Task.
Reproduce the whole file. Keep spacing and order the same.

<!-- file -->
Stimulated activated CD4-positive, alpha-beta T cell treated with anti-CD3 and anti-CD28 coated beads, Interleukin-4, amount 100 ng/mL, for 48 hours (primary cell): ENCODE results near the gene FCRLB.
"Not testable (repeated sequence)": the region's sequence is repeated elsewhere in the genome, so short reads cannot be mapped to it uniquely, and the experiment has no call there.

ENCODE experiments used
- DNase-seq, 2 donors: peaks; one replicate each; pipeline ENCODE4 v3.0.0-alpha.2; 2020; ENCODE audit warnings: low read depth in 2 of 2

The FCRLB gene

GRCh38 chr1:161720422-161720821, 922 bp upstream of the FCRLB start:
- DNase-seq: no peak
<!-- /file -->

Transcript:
Stimulated activated CD4-positive, alpha-beta T cell treated with anti-CD3 and anti-CD28 coated beads, Interleukin-4, amount 100 ng/mL, for 48 hours (primary cell): ENCODE results near the gene FCRLB.
"Not testable (repeated sequence)": the region's sequence is repeated elsewhere in the genome, so short reads cannot be mapped to it uniquely, and the experiment has no call there.

ENCODE experiments used
- DNase-seq, 2 donors: peaks; one replicate each; pipeline ENCODE4 v3.0.0-alpha.2; 2020; ENCODE audit warnings: low read depth in 2 of 2

The FCRLB gene

GRCh38 chr1:161720422-161720821, 922 bp upstream of the FCRLB start:
- DNase-seq: no peak